If you can’t get along with someone once, you probably can’t get along twice. The Mark II version of Deep Purple, vocalist Ian Gillan, guitarist Ritchie Blackmore, drummer Ian Paice, keyboardist Jon Lord, and bassist Roger Glover, was just over three years in into their reunion. While their catalogue of albums continued to sell well and they had developed into one of the premier concert attractions in the world, there was trouble in paradise, again.
The bickering continued as they entered the studio to record what would become The House Of Blue Light. What emerged was a better album than the psyche of the band would have indicated when they arrived in the studio. They didn’t break any new ground, and the music was basically predictable, but at this point in the band’s career, familiar was welcome.
In retrospect, as the album has settled into its place within the Deep Purple pantheon of releases, it remains a professional, very polished (for better or worse), modern hard rock release. The biggest criticism was the lack of energy and creativity, which ultimately resulted in Deep Purple drawing on their experience to copy the Deep Purple of the past, which they did fairly well.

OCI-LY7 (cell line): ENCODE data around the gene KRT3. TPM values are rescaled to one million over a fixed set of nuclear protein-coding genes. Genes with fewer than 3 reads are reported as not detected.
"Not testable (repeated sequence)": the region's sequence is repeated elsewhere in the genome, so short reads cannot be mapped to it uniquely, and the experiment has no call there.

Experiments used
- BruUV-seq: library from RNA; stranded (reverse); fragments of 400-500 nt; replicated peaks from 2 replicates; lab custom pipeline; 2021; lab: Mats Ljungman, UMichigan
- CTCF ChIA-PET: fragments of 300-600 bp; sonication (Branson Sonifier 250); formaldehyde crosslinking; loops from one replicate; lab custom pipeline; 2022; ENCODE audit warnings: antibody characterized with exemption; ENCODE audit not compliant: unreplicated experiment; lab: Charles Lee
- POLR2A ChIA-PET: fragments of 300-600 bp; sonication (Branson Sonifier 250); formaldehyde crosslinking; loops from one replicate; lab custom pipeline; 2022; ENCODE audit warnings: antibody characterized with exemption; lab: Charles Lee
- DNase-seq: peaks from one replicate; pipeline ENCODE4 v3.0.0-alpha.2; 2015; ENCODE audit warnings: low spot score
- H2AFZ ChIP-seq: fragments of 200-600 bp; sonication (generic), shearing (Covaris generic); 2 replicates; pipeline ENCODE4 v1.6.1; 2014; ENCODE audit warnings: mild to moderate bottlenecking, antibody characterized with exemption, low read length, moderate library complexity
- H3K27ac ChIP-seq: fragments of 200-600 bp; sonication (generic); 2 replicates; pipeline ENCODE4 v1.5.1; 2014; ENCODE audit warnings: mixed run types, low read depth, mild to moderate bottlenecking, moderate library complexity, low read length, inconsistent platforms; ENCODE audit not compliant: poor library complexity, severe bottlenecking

It’s an album that provides a good listen when you want to get away from the head-banging intenseness of their better material. “Call Of The Wild” was a mellow outing. It was also catchy as if it was created with the goal of producing a hit single in mind. It was an unusual performance by the band and remains the album’s best track. “Mad Dog” went in a different direction as it returned the band to their fast-paced past. “Dead Or Alive” even carried the message about the dangers of drug use. “The Spanish Archer” had a superb Blackmore guitar solo at the end.
A number of the tracks may not have been among the best the band has produced but, when taken together, created a likeable flow. Songs such as “Bad Attitude,” “Black & White,” “Hard Lovin’ Woman,” and “Strangeways” are Deep Purple pure and simple.The House Of Blue Light’s legacy was as the second of two albums created during the first reunion of the Mark II line-up. It is not the place to start when exploring the music of Deep Purple, but it’s a nice place to visit every now and then.
Powered by Sidelines